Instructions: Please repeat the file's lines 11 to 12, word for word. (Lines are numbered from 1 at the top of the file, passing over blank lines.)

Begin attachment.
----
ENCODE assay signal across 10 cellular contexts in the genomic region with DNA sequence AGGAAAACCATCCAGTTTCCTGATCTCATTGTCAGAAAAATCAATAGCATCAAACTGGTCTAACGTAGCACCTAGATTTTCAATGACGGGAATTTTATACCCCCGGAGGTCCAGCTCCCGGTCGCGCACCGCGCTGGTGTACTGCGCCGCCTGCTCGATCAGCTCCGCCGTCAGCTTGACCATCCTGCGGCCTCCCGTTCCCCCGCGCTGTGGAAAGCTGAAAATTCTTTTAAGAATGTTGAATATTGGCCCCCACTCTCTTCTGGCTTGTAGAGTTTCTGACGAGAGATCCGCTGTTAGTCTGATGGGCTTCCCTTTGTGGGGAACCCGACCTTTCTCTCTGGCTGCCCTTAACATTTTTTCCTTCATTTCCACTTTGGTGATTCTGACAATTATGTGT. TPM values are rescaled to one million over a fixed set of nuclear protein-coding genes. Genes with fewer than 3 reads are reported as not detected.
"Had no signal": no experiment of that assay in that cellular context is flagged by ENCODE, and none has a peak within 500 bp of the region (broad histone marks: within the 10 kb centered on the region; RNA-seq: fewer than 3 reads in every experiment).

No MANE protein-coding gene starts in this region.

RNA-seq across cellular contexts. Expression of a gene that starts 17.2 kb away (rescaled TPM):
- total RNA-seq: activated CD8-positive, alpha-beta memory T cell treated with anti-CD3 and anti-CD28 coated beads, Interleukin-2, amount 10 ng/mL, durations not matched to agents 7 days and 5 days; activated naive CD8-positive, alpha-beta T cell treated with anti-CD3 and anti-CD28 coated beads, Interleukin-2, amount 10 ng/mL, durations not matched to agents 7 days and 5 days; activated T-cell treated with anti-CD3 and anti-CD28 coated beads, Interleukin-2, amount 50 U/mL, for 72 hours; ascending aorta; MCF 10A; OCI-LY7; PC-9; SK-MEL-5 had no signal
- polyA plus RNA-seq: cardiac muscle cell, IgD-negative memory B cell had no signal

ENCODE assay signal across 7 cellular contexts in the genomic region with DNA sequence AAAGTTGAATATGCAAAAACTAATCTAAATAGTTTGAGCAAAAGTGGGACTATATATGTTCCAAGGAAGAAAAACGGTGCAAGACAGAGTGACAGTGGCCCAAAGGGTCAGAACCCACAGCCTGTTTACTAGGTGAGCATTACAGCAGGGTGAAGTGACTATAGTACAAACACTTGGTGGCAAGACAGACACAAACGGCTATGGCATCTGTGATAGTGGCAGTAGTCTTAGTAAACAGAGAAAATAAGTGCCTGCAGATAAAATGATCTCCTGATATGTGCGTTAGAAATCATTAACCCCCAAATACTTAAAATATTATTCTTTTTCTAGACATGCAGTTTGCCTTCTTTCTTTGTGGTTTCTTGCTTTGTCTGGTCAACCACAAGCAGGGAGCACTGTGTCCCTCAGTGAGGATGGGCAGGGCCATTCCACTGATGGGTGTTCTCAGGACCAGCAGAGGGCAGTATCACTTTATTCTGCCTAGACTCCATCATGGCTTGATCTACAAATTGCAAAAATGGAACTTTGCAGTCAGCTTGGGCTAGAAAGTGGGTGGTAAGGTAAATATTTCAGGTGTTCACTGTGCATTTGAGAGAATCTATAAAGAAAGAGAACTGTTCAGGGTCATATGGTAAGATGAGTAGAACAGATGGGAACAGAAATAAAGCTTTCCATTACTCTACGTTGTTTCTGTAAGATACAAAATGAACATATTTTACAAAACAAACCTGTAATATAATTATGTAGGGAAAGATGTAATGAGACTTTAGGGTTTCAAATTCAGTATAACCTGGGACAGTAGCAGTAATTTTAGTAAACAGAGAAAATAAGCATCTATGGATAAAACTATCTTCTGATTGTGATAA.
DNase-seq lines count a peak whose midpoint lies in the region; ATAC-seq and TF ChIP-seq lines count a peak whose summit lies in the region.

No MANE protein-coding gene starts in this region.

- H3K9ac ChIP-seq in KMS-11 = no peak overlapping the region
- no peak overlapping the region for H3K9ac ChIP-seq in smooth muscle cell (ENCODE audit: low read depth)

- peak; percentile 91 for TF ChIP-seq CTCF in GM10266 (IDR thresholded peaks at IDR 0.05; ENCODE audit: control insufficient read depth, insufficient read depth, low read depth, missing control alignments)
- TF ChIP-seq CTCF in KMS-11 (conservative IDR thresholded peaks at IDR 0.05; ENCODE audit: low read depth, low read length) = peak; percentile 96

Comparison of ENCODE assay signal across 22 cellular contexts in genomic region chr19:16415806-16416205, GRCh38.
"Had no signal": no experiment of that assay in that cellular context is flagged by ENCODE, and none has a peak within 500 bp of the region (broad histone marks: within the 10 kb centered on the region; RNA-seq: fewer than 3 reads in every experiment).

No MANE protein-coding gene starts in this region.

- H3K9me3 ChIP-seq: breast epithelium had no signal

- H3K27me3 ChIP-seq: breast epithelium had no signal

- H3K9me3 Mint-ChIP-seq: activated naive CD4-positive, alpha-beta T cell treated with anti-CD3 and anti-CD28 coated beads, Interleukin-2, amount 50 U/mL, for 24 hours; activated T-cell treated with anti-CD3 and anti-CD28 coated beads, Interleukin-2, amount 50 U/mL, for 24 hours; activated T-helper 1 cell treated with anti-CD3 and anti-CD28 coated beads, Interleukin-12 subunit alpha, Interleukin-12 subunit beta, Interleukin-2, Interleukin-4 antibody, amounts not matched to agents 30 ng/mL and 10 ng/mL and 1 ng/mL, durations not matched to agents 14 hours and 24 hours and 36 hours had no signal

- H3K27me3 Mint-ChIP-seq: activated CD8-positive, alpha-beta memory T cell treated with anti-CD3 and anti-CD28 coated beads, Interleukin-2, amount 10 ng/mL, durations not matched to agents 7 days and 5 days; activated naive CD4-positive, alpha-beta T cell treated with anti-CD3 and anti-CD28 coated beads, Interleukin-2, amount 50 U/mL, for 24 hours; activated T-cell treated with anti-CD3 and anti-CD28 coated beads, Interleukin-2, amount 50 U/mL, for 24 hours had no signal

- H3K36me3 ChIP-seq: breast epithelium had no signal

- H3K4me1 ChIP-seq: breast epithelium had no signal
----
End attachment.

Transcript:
- no peak overlapping the region for H3K9ac ChIP-seq in smooth muscle cell (ENCODE audit: low read depth)

- peak; percentile 91 for TF ChIP-seq CTCF in GM10266 (IDR thresholded peaks at IDR 0.05; ENCODE audit: control insufficient read depth, insufficient read depth, low read depth, missing control alignments)